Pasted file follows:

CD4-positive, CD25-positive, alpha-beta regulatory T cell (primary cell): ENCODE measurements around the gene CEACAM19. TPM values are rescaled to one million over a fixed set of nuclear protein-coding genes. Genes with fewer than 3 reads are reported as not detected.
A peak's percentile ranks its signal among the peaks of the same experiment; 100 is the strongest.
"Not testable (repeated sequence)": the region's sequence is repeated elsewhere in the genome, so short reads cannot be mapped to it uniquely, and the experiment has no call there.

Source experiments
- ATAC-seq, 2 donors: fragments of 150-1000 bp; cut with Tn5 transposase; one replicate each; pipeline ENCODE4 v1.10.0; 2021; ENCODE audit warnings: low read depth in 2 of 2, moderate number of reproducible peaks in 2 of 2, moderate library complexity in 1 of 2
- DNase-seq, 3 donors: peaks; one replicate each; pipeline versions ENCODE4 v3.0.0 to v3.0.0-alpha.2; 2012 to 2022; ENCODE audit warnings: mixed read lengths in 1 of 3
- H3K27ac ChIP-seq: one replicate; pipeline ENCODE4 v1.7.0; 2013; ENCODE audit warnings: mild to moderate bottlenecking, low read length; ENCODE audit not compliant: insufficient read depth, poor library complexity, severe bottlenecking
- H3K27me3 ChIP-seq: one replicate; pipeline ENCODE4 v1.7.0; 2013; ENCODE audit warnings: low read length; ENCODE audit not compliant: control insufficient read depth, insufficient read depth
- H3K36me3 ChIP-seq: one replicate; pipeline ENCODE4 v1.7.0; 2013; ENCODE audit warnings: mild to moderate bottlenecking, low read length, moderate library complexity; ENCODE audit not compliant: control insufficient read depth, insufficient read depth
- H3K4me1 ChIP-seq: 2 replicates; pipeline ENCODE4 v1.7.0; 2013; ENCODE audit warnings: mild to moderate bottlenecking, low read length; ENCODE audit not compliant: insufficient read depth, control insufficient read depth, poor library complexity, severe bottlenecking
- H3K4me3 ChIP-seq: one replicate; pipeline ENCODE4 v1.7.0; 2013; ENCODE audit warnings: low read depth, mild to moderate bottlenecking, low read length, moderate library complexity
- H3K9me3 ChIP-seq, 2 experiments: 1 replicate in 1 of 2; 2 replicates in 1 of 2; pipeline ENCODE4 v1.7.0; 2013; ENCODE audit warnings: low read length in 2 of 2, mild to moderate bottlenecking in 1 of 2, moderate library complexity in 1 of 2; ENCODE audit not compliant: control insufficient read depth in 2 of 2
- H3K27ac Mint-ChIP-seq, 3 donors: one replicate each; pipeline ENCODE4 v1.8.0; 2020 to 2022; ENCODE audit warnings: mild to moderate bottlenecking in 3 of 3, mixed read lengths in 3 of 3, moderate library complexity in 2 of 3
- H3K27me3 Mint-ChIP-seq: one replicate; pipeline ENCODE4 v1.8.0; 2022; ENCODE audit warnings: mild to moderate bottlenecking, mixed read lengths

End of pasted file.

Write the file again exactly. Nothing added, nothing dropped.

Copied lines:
CD4-positive, CD25-positive, alpha-beta regulatory T cell (primary cell): ENCODE measurements around the gene CEACAM19. TPM values are rescaled to one million over a fixed set of nuclear protein-coding genes. Genes with fewer than 3 reads are reported as not detected.
A peak's percentile ranks its signal among the peaks of the same experiment; 100 is the strongest.
"Not testable (repeated sequence)": the region's sequence is repeated elsewhere in the genome, so short reads cannot be mapped to it uniquely, and the experiment has no call there.

Source experiments
- ATAC-seq, 2 donors: fragments of 150-1000 bp; cut with Tn5 transposase; one replicate each; pipeline ENCODE4 v1.10.0; 2021; ENCODE audit warnings: low read depth in 2 of 2, moderate number of reproducible peaks in 2 of 2, moderate library complexity in 1 of 2
- DNase-seq, 3 donors: peaks; one replicate each; pipeline versions ENCODE4 v3.0.0 to v3.0.0-alpha.2; 2012 to 2022; ENCODE audit warnings: mixed read lengths in 1 of 3
- H3K27ac ChIP-seq: one replicate; pipeline ENCODE4 v1.7.0; 2013; ENCODE audit warnings: mild to moderate bottlenecking, low read length; ENCODE audit not compliant: insufficient read depth, poor library complexity, severe bottlenecking
- H3K27me3 ChIP-seq: one replicate; pipeline ENCODE4 v1.7.0; 2013; ENCODE audit warnings: low read length; ENCODE audit not compliant: control insufficient read depth, insufficient read depth
- H3K36me3 ChIP-seq: one replicate; pipeline ENCODE4 v1.7.0; 2013; ENCODE audit warnings: mild to moderate bottlenecking, low read length, moderate library complexity; ENCODE audit not compliant: control insufficient read depth, insufficient read depth
- H3K4me1 ChIP-seq: 2 replicates; pipeline ENCODE4 v1.7.0; 2013; ENCODE audit warnings: mild to moderate bottlenecking, low read length; ENCODE audit not compliant: insufficient read depth, control insufficient read depth, poor library complexity, severe bottlenecking
- H3K4me3 ChIP-seq: one replicate; pipeline ENCODE4 v1.7.0; 2013; ENCODE audit warnings: low read depth, mild to moderate bottlenecking, low read length, moderate library complexity
- H3K9me3 ChIP-seq, 2 experiments: 1 replicate in 1 of 2; 2 replicates in 1 of 2; pipeline ENCODE4 v1.7.0; 2013; ENCODE audit warnings: low read length in 2 of 2, mild to moderate bottlenecking in 1 of 2, moderate library complexity in 1 of 2; ENCODE audit not compliant: control insufficient read depth in 2 of 2
- H3K27ac Mint-ChIP-seq, 3 donors: one replicate each; pipeline ENCODE4 v1.8.0; 2020 to 2022; ENCODE audit warnings: mild to moderate bottlenecking in 3 of 3, mixed read lengths in 3 of 3, moderate library complexity in 2 of 3
- H3K27me3 Mint-ChIP-seq: one replicate; pipeline ENCODE4 v1.8.0; 2022; ENCODE audit warnings: mild to moderate bottlenecking, mixed read lengths